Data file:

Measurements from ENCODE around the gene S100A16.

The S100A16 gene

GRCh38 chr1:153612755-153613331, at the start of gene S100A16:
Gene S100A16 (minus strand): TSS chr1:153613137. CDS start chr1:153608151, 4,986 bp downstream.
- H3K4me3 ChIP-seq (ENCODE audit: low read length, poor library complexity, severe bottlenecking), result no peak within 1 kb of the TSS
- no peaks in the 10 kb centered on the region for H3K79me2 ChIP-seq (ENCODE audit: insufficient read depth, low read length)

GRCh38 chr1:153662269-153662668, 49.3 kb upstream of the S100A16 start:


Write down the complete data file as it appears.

Measurements from ENCODE around the gene S100A16.

The S100A16 gene

GRCh38 chr1:153612755-153613331, at the start of gene S100A16:
Gene S100A16 (minus strand): TSS chr1:153613137. CDS start chr1:153608151, 4,986 bp downstream.
- H3K4me3 ChIP-seq (ENCODE audit: low read length, poor library complexity, severe bottlenecking), result no peak within 1 kb of the TSS
- no peaks in the 10 kb centered on the region for H3K79me2 ChIP-seq (ENCODE audit: insufficient read depth, low read length)

GRCh38 chr1:153662269-153662668, 49.3 kb upstream of the S100A16 start: